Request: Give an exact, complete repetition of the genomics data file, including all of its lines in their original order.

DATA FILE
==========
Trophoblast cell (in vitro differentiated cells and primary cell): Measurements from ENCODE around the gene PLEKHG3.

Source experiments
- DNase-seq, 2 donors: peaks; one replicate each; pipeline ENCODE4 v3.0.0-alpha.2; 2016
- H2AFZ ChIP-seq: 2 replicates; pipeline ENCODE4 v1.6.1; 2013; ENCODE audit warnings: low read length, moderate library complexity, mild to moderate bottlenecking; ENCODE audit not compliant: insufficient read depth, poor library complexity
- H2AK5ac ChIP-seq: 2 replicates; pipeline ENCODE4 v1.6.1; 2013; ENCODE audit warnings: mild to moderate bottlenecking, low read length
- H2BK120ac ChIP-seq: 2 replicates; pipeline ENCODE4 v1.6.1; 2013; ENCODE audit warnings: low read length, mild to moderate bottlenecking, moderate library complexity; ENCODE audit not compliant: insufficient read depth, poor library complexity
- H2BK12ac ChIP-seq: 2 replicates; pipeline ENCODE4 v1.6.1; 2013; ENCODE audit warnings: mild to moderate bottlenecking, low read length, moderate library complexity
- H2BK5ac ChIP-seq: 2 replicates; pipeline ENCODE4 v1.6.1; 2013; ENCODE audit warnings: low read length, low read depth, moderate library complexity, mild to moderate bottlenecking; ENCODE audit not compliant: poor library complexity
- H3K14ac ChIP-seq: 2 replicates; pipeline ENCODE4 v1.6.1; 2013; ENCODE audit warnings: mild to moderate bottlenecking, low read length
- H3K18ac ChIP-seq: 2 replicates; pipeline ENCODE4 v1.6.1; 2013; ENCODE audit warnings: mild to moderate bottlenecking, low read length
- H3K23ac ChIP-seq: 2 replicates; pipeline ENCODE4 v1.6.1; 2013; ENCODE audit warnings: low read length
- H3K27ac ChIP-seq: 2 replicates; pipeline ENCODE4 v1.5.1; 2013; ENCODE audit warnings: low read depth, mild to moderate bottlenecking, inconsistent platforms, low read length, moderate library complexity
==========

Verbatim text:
Trophoblast cell (in vitro differentiated cells and primary cell): Measurements from ENCODE around the gene PLEKHG3.

Source experiments
- DNase-seq, 2 donors: peaks; one replicate each; pipeline ENCODE4 v3.0.0-alpha.2; 2016
- H2AFZ ChIP-seq: 2 replicates; pipeline ENCODE4 v1.6.1; 2013; ENCODE audit warnings: low read length, moderate library complexity, mild to moderate bottlenecking; ENCODE audit not compliant: insufficient read depth, poor library complexity
- H2AK5ac ChIP-seq: 2 replicates; pipeline ENCODE4 v1.6.1; 2013; ENCODE audit warnings: mild to moderate bottlenecking, low read length
- H2BK120ac ChIP-seq: 2 replicates; pipeline ENCODE4 v1.6.1; 2013; ENCODE audit warnings: low read length, mild to moderate bottlenecking, moderate library complexity; ENCODE audit not compliant: insufficient read depth, poor library complexity
- H2BK12ac ChIP-seq: 2 replicates; pipeline ENCODE4 v1.6.1; 2013; ENCODE audit warnings: mild to moderate bottlenecking, low read length, moderate library complexity
- H2BK5ac ChIP-seq: 2 replicates; pipeline ENCODE4 v1.6.1; 2013; ENCODE audit warnings: low read length, low read depth, moderate library complexity, mild to moderate bottlenecking; ENCODE audit not compliant: poor library complexity
- H3K14ac ChIP-seq: 2 replicates; pipeline ENCODE4 v1.6.1; 2013; ENCODE audit warnings: mild to moderate bottlenecking, low read length
- H3K18ac ChIP-seq: 2 replicates; pipeline ENCODE4 v1.6.1; 2013; ENCODE audit warnings: mild to moderate bottlenecking, low read length
- H3K23ac ChIP-seq: 2 replicates; pipeline ENCODE4 v1.6.1; 2013; ENCODE audit warnings: low read length
- H3K27ac ChIP-seq: 2 replicates; pipeline ENCODE4 v1.5.1; 2013; ENCODE audit warnings: low read depth, mild to moderate bottlenecking, inconsistent platforms, low read length, moderate library complexity